How you think, feel and act influences the kind of interactions you have in the world. While there might not always be an easy causal relationship between thought, action and experience, if you dig deep enough the connection is almost always evident. There is an ancient Zen parable that tells of a young monk-in-training who searches the world for a true master and a peaceful place, but finds only angry, unhappy people everywhere he goes. After roaming through many towns the young aspirant meets a Zen teacher in disguise who asks the traveler what he has experienced during his journey.
The mind enjoys putting on a melodramatic show. From the thick plot of stress, anger, pain and loss, it proclaims that we are "just fine", "coping quite well" or "not really bothered at all". The body, by contrast, doesn't lie for very long if at all. Its simple proximity to nature cannot go on with show forever. If stresses like lies are present, the body will hold it in the belly for a period of time and then, after a critical turning point, it will give up, give in and collapse. Some of you may be all of familiar with this state of your body.
Living in North America, we are part of a society that exports the flashy famousness of the newly discovered. We are collectively in a rush to unearth the next hidden secret and produce our very own million-dollar invention. This makes us brilliant innovators, forward thinking dreamers and daringly ambitious artists, and yet simultaneously, history-deprived, beauty-obsessed shopaholics haunting soulless strip malls sipping mass produced lattes. Is it no wonder then that we as nation seem to be in search of spirit? What else is left for America to invent than an authentic self in the midst of such rampant materialism?
If you're looking for a sense of ease, grace and effortlessness in your practice, the key lies in finding a sense of spaciousness in your mind. There is a way to practice and to be with your body to create the kind of neurological and structural foundations for a complete sense of openness. There is a way to literally get more flexible without collapsing the core stabilizing patterns of the body. In this way you may learn to practice all types of yoga with an inner awareness that has relaxation as its basis.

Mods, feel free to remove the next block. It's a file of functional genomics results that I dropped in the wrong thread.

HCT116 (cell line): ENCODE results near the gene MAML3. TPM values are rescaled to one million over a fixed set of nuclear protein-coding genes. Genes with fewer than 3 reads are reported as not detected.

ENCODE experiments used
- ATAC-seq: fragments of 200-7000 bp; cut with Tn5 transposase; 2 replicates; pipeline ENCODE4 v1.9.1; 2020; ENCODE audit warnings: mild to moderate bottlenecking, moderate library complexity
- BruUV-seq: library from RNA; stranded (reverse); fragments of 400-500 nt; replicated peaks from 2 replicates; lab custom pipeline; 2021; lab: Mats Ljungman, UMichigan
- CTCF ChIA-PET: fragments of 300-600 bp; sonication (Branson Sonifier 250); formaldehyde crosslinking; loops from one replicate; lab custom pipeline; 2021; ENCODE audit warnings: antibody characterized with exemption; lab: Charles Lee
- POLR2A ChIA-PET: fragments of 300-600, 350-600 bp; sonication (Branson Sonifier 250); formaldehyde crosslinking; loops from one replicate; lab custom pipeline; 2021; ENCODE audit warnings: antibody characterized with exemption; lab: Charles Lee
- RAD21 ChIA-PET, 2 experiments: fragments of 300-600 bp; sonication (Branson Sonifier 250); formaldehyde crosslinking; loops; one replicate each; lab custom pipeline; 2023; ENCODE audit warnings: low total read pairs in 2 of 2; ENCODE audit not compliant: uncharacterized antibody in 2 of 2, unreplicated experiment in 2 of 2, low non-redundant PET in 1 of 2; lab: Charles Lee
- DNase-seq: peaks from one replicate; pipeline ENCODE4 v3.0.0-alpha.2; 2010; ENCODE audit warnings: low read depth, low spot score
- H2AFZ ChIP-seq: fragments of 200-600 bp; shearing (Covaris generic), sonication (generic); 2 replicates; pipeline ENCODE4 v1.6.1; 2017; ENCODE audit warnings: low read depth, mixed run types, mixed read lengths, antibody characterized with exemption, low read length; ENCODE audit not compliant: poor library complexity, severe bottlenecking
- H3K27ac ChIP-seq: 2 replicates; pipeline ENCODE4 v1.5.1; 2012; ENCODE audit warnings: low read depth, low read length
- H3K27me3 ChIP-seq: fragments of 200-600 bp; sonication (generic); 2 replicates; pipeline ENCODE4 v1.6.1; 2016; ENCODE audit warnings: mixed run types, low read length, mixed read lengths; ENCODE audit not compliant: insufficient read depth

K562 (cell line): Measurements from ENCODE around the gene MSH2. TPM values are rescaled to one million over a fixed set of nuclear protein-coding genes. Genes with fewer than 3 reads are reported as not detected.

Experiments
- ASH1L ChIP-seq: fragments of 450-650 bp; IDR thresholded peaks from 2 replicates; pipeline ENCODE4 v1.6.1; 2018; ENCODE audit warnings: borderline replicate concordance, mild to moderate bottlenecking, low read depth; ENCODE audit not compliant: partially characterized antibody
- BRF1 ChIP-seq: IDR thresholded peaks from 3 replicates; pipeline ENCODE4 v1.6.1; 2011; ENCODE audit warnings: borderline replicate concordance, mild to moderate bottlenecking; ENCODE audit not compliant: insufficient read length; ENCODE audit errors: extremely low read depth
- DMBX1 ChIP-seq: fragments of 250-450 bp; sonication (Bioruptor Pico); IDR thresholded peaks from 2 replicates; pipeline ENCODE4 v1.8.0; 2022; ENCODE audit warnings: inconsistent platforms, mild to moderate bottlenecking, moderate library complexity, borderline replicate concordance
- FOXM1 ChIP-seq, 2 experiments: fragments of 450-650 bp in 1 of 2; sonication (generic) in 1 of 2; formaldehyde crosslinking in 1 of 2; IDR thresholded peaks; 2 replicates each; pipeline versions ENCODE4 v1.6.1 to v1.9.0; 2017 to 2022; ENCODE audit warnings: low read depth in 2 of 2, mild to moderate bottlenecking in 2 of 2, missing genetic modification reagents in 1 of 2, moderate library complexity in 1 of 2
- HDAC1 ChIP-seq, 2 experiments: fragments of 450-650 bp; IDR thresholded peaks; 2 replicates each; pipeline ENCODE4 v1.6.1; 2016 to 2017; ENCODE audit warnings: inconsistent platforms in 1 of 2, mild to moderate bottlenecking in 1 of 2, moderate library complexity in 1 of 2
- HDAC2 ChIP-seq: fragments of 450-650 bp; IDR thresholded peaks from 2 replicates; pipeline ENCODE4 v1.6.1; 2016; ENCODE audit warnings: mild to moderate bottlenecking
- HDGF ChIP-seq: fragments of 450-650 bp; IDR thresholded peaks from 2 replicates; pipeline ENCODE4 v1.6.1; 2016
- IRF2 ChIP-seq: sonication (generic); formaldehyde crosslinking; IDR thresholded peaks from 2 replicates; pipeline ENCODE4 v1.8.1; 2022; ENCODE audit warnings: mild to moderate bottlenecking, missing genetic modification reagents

The spark of interest in yoga often ignites an inner obsession that infiltrates every aspect of your life. At first yoga is life and you cannot get enough of it. Yoga reconnects you to long forgotten inner realms and you somehow fall in love with yoga. Yet if your yoga practice evolves into a daily, lifelong relationship it is almost inevitable that at some moment you will get bored with it. The insatiable hunger for as much yoga as possible will shift and change to a space where you will be absolutely full of it. This period of lackluster levels of initiative often comes ironically as a result of your full immersion in the yoga world.
You will see in others what you see in yourself. All of the insecurities you see in others are really the ones you have within reflected back at you. A Course in Miracles states that you cannot give to another what you have not known yourself. But is this true with love? Or does love play by other rules? When we ask others for unconditional love does that mean we are capable of it ourselves? In the total acceptance of our imperfections we find a grace beyond measure and a joy in the otherwise confusing panorama of humanity. Yet if we are only able to love another person to the extent that we are able to love ourselves our capacity to give might find a dead end in the caverns of our self-loathing and the doldrums of low self-esteem.
There is a point in every marathon where no runner quits and there is another point where the majority drop out. The quitting point is painstakingly close to the finish line and, when measured in terms of percentage points, sits at approximately the last five percent of the race. The drop outs' hurdle is the last stretch of the race where the end remains hidden from view. It is here where athletes have been working for a long time that all the major mental and physical obstacles set in. Doubt, anxiety, disbelief, exhaustion, dehydration, hunger, the feeling of no end in sight and physiological stress compromise rational thought and convince many to throw in the towel.
While in Mysore last year, Evan and I had the great pleasure of attending this event at the gates of the Mysore Palace. This year, tapas yoga shala will particiapte as one of 114 events in 34 countries worldwide. Here's just a bit of info on this spectacular organization:
* Odanadi Seva Trust is a pioneering anti-trafficking organization based in Mysore, South India, working for the rescue, rehabilitation and reintegration of t...rafficked women and children.
* Today Odanadi runs two residential rehabilitation centres in Mysore, housing up to 85 women and young people at any one time.
For many of us, summer is a time that brings back pleasant memories of the carefree days of our youth.  These were the times before we had to take responsibility for attending to the details, such as paying the bills on time, that keep the utilities turned on and life flowing smoothly.